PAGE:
Thursday, February 25, 2010


This should be the worldwide dress code from now on.

Monday, February 22, 2010


I fell off for a little bit. Too much work and too little motivation.

Also, I spent most of the past two weeks watching seasons 3, 4 and 5 of Six Feet Under and it depressed the hell out of me. That usually doesn't happen because I tend to keep a fairly positive outlook, but that did me in. Everyone on that show is just a shitty, selfish human being. I don't know if they set out to purposely make every single character completely unlikable, but they managed to do just that.

Except for George Sibley. I like that guy. Doomsday paranoia and all.

But seriously, watching that show put me in a rut for a good week and I just sulked around feeling completely misanthropic.

Shook it off and watched Groundhog Day to get out of it.

I'm back now and broadcasting will resume for your entertainment. All three of you.


This was a great book. And that cover is just fantastic.


AV Club -- San Diego simply may not be large enough to hold all the Twihards and Iron Man fans out there. Comic-Con, the massive convention for all geek-friendly media, may be leaving its home base come 2012, when its contract with the San Diego Convention Center expires.

According to The New York Times ArtsBeat, Comic-Con organizers are looking to Anaheim as a potential new host, given its proximity to Hollywood and larger facilities that can accommodate some 126,000 attendees. In response, tourism officials in San Diego are launching a campaign to remind Comic-Con how much the city appreciates hosting the convention. San Diego hotels are increasing the number of rooms reserved for the convention and offering the organizers ample more meeting space, free of charge. The Comic-Con board is expected to respond to the bids from the cities of Anaheim and San Diego within the coming weeks.

Comic-Con not only brings plenty of revenue for local businesses, but has also evolved into a requisite stop for film and television studios that hope to foster a loyal fan base for their fantasy and sci-fi related projects.

Be a real bummer if this went down. I love San Diego. I do not love Anaheim. Of course, Comic Con in Anaheim would open the door for a day at Disneyland when the convention gets too crowded.

Right now you're probably thinking, "What are you, nuts? You're going to skip a crowded day at a convention center for an arguably more crowded day at Disneyland?"

You're god damn right I am. I love Disneyland.

5.6 TO GO...

I could watch this clip all day long.

And this is pretty good, too.

Sunday, February 21, 2010

Monday, February 15, 2010


Let's talk a little about Valentine's Day. If you want to get all comic book-y, we can call this kind of a "Year One" type story.

Shall we?

In 3rd or 4th century BC, The Parentalia and Feralia Festivals of Purification were celebrated from February 13-18 to coincide with the Fertility Festival. The latter was a ritual not unlike the "Casual Encounters" section of CraigsList. All of the willing females would enter their names into a box and one by one, eligible men would step up for their turn. With a name in hand, the two would go off and what happened next was reffered to as a "rite of passage." Use your imagination for that one.

Before that began however, there was the LUPERCALIA (from the Latin lupus meaning "wolf"). During this day, priests—known as Luperci—from two colleges (Quintillii and Fabii) would meet at the Cave of Lupercal in the Palatine Hill, where a she-wolf was said to have nursed Romulus and Remus, the twin founders of Rome. There, Vestal Virgins would offer holy salt cakes and the priests would sacrifice a dog and a goat, smearing the animal blood onto the foreheads of youths of noble birth. Clad only in a goatskin thong, those same youths would later lead a band of revelers known as the luperci in the performance of such antics as whipping fields of crops and bystanders with a goatskin strip (known as the februa). Women gently lashed in such a fashion were thought to become fertile—even those known to be barren. The act of such lashings or whippings was known as februatio. Both this word and the word februa come from the Latin meaning "to purify." The naming of the month, February, is believed to have originated from these meanings.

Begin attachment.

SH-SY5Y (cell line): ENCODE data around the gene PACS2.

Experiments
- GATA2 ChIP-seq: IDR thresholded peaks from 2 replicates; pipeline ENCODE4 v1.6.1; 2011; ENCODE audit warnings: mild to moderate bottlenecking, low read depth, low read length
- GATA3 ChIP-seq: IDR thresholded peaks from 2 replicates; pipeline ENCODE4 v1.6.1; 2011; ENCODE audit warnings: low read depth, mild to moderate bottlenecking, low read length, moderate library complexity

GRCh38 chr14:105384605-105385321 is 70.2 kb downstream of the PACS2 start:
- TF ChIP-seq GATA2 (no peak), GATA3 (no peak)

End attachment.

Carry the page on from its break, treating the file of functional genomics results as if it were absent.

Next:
Basically, February means "to purify by beating with a goatskin strip."

No flowers or candy hearts yet.

When Christianity was eventually formed, it was attempted to replace the rituals with something a little bit more uplifting. Pope Gelasius outlawed the Lupercian Festival, but kept the name drawing part—just slightly tweaked. Instead of available women, the names of Saints were written on the papers and it was believed that the recipient (boys and girls participated in the drawing) would emulate the life of whichever Saint was chosen. This new system, while much more noble, was a lot less fun. Eventually, it was abandoned and the old "rite of passage" returned.

Those are the ones you don't hear too much about. This one however, is the most widely known part of the origin.

In Rome, 270 AD, Claudius II passed an edict that abolished marriage. He felt that married men made poor soldiers because they were loath to leave their loves ones for battle. The emperor craved a strong army far more than he cared about popularity and banned the act of marriage all together.

Valentine, a bishop of Interamna, disagreed with the Emperor and invited young lovers to come to him in secret to be joined in the sacrament of matrimony. Claudius soon learned of this "friend of lovers" and had the bishop brought to the palace. The Emperor, impressed with the young priest's dignity and conviction, attempted to convert him to the Roman gods to save him from otherwise certain execution. Valentine refused to renounce Christianity and imprudently attempted to convert the Emperor. It didn't work and he was sentenced to death. While Valentine was in prison awaiting execution, he fell in love with the blind daughter of the jailer, Asterius. Through his unswerving faith, he miraculously restored her sight. He signed a farewell message to her "From Your Valentine."